Every good Catholic family knows that saying grace before meals is very important, because eating is among the most intimate ways we know for joining our lives with others as well as with God, who is the source of life. Amid the whirl and speed of life, saying grace before meals is a patient and focused time in which we become mindful of our place in the world. Eating is not simply a physical act. It also has a spiritual aspect, whereby the deep and sacramental significance of life is learned daily.
Mary F.K. Fisher (1908-1992), a prominent American food writer and founder of the Napa Valley Wine Library, is credited with having said, “First we eat, then we do everything else.” I think that these words accurately reflect the important role that food plays in our lives.
History shows that food is one of the central aspects of our lives. Our
life has somehow always centered around food. The flourishing of ancient civilizations depended on establishing, maintaining, and controlling a food source. Whether one lived in the desert, the plains, the coast or the mountains, how they found, chose, cultivated and cooked their food would determine much of their lifestyle.  It was central to culture, heritage and family traditions in today’s world.
If we explore the important place of food in our lives a bit further, it becomes apparent that “what we eat tells a lot about who we are.” This means our food choices communicate how we are sustained, what resources are available, where we come from, and even our priorities.
In the Gospel, Jesus uses the staple food of bread to point His followers to something more. He suggests that the crowd is following Him to get a free meal – as they did in the story of the feeding of the five thousand. But they should be looking to Him for so much more!
Jesus refers to Himself as the “bread of life.” That’s really an extraordinary statement! By equating Himself with bread, a staple food in the Middle East, Jesus is saying that He is essential for life. The life Jesus is referring to is not physical life, but eternal life. Ordinary bread goes stale or moldy very quickly in a hot climate. Jesus refers to himself as the bread that lasts forever and always gives life. He’s urging his disciples, his followers to think not only of the physical, but of the spiritual realm as well. Jesus has provided food for their bodies, but He also feeds them and us spiritually with love, hope, grace and forgiveness. This is the true manna from heaven, which points beyond itself. As the source of all life, God meets us here and now as divine love made food, as life for humanity.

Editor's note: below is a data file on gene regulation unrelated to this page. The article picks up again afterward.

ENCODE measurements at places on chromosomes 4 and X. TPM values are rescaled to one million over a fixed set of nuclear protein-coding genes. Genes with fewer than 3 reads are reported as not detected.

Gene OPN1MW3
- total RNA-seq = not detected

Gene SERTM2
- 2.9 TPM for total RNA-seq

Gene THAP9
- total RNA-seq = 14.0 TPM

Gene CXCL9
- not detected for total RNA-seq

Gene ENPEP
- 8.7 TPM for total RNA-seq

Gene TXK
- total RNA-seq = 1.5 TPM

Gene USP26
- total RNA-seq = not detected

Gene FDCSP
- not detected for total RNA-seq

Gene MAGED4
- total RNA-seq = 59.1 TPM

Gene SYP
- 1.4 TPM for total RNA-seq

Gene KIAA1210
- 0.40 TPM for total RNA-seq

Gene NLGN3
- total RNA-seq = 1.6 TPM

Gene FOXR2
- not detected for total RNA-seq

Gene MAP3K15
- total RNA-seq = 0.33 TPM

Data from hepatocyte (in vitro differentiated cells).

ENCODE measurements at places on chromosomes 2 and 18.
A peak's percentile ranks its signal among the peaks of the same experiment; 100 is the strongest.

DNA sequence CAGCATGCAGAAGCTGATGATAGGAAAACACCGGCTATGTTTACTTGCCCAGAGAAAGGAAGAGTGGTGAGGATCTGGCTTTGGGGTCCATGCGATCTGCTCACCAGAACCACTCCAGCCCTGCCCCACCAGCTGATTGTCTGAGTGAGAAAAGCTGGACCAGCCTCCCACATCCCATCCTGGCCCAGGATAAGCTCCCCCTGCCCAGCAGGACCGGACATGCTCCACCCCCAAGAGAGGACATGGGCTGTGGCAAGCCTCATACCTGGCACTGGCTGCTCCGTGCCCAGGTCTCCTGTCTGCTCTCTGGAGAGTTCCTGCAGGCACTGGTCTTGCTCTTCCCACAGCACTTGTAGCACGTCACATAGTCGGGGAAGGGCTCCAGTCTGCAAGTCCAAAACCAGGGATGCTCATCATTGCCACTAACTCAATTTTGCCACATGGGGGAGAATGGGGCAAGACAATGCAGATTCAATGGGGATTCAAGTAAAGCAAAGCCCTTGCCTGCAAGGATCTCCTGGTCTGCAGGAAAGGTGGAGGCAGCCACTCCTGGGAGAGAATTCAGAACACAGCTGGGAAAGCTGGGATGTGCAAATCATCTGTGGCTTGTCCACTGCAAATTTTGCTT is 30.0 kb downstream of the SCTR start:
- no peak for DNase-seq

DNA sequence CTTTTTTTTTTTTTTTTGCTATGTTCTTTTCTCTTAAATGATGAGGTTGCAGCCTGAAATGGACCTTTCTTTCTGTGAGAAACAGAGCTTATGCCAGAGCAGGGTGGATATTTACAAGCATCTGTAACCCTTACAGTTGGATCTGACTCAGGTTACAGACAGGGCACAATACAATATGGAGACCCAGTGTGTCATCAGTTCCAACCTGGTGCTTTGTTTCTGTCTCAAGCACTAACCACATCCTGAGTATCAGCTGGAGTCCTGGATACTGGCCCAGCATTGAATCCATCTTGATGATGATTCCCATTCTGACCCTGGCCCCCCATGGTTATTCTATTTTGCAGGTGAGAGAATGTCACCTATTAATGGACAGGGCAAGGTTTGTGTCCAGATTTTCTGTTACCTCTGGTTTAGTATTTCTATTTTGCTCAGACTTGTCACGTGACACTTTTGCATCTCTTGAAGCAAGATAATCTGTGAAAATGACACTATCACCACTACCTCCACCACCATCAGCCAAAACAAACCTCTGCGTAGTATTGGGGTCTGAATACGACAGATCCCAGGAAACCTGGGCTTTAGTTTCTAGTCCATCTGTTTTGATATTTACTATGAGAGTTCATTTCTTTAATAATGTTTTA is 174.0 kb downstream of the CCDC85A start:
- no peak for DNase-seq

In today’s world, it’s not all that common – and might even be considered countercultural – to claim that we need God, and that God is the source of our life. Yet, the Israelite people totally depended on God for their very survival. That’s why Jesus draws the crowd’s attention to the very story that was in the First Reading. He reminds them of how the Israelites wandered in the Sinai wilderness, and how, when the food ran out and their lives were on the line, God came through and gave them bread from heaven.
Today, God still comes through for us, for He gave us His only Son, Jesus, who is the Bread of Life, and who sustains us each day on our journey as His disciples. Just as Jesus invited the crowds in the Gospel into a new way of experiencing Him and themselves, so, too, does Christ invite us to cast off our old ways of thinking and living and, in this way, to shed our habits of working for perishable things. St. Augustine commented on this, saying, “How many people there are who seek Jesus solely for worldly goods…. Rarely does someone look for Jesus for the sake of Jesus.”
Jesus asks us to let go of the things that we often make the center of our lives: things like success, power, money, and honor, so that we might really, truly focus on Him. As we claim Jesus as the source and center of our lives, we’re given the strength to put away our old selves and our former way of life and put on the new self of being a disciple of our Lord. He is the true food which transforms us and gives us strength to live our Christian vocation.
Pope Saint John Paul pointed this out in a homily in 1979: It is only by means of the Eucharist that we are able to live the heroic virtues of Christianity, such as charity to pardon one’s enemies, the love which enables us to suffer, the capacity to give one’s life for another; chastity at all times of life and in all situations; patience in the face of suffering and the apparent silence of God in human history or our very own existence. Therefore, strive to always be eucharistic souls so as to be authentic Christians.
May we always seek to find our nourishment at the Eucharistic banquet where Our Lord gives us His Body and Blood as true food and drink so that we might not hunger and thirst. For, if we make Christ the center of our lives and draw our strength from Him, we will be sustained for living as His disciples in the midst of the world today. As St. John Vianney (whose feast we celebrate this Wednesday) taught, “If we pray and love in this way, we will be truly happy!”